The introduction of a global minimum corporate tax rate could – in an “extreme scenario” – wipe out half of the Irish corporate tax base of EUR 11.8 billion, the International Monetary Fund (IMF) warned.
In its most recent post-program review of the Irish economy, the Washington-based fund assesses the impact of global tax changes on Ireland’s fiscal position.
In the worst-case scenario, with the top ten corporation taxpayers walking out of Ireland on foot a new global minimum rate, revenues could fall by as much as 50 percent, the IMF said.
Based on last year’s income, this corresponds to a decrease of almost € 6 billion.
“This is a tail risk scenario and we don’t expect it to happen,” said Khaled Sakr, head of the IMF mission in Ireland.
He said the changes would be mitigated by Ireland’s “non-tax comparative advantages” such as a skilled workforce, favorable business climate and close trade ties with the United States, Britain and the European Union.
The US has proposed a minimum rate of 21 percent for US corporations’ international profits, well above the Irish rate of 12.5 percent.
It is feared that a minimum interest rate could undermine Ireland’s attractiveness to investors.
The Treasury Department expects corporate tax revenues to drop by around EUR 2 billion by 2025 as a result of the proposed changes, although Finance Minister Paschal Donohoe has indicated the impact could be greater.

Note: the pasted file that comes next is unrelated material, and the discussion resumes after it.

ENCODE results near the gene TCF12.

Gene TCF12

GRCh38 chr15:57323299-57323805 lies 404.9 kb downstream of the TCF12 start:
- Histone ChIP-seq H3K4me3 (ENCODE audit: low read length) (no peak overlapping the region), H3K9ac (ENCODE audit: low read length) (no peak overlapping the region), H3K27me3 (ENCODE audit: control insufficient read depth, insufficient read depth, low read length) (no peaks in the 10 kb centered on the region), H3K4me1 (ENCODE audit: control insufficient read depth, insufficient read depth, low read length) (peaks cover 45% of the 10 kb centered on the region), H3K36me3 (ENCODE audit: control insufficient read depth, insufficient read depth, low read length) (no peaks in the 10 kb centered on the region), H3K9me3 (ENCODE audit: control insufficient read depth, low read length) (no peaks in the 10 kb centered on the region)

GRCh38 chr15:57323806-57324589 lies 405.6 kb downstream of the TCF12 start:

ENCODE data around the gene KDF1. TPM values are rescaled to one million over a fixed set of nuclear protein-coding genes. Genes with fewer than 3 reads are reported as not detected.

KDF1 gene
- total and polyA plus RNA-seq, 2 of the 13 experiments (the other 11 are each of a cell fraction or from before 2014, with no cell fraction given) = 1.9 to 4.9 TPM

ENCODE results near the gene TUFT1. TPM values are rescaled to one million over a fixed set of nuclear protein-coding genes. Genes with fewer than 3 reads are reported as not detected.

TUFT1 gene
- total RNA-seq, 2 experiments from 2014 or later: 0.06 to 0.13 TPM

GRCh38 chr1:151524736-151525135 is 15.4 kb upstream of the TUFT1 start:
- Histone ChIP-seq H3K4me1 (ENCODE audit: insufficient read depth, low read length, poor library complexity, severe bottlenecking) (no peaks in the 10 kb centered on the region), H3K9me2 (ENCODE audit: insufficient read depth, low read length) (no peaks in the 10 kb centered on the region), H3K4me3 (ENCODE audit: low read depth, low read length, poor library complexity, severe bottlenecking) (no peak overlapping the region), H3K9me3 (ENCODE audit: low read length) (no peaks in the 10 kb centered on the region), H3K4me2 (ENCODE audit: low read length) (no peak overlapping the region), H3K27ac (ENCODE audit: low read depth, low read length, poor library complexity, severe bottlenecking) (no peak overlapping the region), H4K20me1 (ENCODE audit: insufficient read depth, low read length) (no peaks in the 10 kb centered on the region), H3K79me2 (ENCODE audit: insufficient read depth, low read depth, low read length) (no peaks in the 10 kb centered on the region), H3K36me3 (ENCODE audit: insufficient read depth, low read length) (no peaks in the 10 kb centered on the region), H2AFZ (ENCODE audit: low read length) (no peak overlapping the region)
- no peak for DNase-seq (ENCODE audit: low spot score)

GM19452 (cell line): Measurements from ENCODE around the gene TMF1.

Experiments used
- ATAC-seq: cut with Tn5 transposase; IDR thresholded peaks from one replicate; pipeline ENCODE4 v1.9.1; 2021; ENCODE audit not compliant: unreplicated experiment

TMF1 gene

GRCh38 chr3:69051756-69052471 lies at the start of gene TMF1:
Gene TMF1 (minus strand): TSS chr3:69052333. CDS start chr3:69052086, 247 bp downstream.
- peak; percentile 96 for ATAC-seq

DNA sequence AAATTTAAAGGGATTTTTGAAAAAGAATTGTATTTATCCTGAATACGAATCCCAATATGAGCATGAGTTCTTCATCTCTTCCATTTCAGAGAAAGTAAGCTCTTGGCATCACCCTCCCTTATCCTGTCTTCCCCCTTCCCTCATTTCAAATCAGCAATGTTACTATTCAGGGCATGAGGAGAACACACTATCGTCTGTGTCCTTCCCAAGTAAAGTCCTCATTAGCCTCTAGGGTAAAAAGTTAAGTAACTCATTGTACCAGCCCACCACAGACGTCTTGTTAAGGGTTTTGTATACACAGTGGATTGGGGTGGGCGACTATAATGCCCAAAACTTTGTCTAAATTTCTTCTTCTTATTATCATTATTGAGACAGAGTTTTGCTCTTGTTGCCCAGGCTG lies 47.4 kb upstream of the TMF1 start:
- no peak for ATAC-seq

In its review, the IMF said the Irish government will need to raise more taxes to invest in education, training and affordable housing and childcare once the pandemic recovers.
The Fund said “sustainable growth” of the Irish economy would “require more investment in social and physical infrastructure”.
These “spending needs” as well as the aging of the population and high indebtedness require additional public revenues, which would require a broadening of the tax base once the current crisis has subsided.
In the meantime, Tánaiste Leo Varadkar is said to have ruled out any tax increases in the coming years.
As carbon taxes rise and local property taxes revised, he said at a parliamentary party’s meeting in Fine Gael on Wednesday evening, the government should not “give in” to an increase in income taxes.
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